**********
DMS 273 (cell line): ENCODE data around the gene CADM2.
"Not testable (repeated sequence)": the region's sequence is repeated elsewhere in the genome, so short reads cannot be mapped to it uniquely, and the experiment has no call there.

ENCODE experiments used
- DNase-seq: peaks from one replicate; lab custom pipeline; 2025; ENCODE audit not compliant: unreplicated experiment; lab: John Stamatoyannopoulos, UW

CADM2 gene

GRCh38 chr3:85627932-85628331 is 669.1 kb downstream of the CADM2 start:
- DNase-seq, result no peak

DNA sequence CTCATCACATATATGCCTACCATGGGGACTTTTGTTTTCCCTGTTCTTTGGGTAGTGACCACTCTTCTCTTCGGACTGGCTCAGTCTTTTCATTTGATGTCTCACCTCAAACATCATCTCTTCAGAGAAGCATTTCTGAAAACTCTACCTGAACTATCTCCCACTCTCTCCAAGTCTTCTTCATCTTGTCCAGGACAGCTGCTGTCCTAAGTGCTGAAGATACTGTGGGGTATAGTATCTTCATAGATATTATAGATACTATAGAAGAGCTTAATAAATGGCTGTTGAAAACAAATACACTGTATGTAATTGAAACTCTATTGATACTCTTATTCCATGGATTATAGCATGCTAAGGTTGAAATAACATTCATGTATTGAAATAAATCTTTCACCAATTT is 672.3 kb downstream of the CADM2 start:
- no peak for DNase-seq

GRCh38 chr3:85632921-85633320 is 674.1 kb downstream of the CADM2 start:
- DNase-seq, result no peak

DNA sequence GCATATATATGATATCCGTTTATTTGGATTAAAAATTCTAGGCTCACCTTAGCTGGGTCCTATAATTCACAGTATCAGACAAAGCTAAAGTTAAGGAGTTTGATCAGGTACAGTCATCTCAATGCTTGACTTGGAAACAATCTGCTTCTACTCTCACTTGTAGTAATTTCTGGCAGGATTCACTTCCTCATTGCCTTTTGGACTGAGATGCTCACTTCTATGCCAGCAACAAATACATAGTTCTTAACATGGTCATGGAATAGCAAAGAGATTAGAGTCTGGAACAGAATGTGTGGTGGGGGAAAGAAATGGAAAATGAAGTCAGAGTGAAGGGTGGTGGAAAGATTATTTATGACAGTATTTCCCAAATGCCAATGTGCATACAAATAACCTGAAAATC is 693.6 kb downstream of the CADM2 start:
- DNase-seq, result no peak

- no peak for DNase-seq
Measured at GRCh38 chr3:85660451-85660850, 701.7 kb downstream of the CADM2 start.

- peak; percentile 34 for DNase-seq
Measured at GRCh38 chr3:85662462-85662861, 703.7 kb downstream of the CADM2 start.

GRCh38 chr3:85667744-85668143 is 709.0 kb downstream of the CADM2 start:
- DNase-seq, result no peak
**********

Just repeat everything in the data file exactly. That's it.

DMS 273 (cell line): ENCODE data around the gene CADM2.
"Not testable (repeated sequence)": the region's sequence is repeated elsewhere in the genome, so short reads cannot be mapped to it uniquely, and the experiment has no call there.

ENCODE experiments used
- DNase-seq: peaks from one replicate; lab custom pipeline; 2025; ENCODE audit not compliant: unreplicated experiment; lab: John Stamatoyannopoulos, UW

CADM2 gene

GRCh38 chr3:85627932-85628331 is 669.1 kb downstream of the CADM2 start:
- DNase-seq, result no peak

DNA sequence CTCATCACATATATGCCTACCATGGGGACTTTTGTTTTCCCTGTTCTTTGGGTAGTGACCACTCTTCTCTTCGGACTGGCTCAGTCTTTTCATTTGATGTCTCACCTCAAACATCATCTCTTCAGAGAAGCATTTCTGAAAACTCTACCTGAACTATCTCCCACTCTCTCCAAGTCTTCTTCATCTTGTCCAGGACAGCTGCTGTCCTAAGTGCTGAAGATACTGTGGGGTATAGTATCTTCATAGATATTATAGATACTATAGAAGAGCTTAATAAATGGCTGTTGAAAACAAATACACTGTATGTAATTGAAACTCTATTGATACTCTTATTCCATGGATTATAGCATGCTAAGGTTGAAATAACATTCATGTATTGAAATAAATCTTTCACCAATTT is 672.3 kb downstream of the CADM2 start:
- no peak for DNase-seq

GRCh38 chr3:85632921-85633320 is 674.1 kb downstream of the CADM2 start:
- DNase-seq, result no peak

DNA sequence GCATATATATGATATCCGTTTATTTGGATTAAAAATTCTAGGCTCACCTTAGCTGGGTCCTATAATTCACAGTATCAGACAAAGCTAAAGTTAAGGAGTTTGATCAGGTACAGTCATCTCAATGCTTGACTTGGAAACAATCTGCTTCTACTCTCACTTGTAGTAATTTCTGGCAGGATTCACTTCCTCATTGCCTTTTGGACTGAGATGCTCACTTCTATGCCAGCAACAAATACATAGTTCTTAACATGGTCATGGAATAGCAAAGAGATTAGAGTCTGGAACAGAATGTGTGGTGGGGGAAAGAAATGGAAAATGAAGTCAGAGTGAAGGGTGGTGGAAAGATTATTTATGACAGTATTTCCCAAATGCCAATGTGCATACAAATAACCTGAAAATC is 693.6 kb downstream of the CADM2 start:
- DNase-seq, result no peak

- no peak for DNase-seq
Measured at GRCh38 chr3:85660451-85660850, 701.7 kb downstream of the CADM2 start.

- peak; percentile 34 for DNase-seq
Measured at GRCh38 chr3:85662462-85662861, 703.7 kb downstream of the CADM2 start.

GRCh38 chr3:85667744-85668143 is 709.0 kb downstream of the CADM2 start:
- DNase-seq, result no peak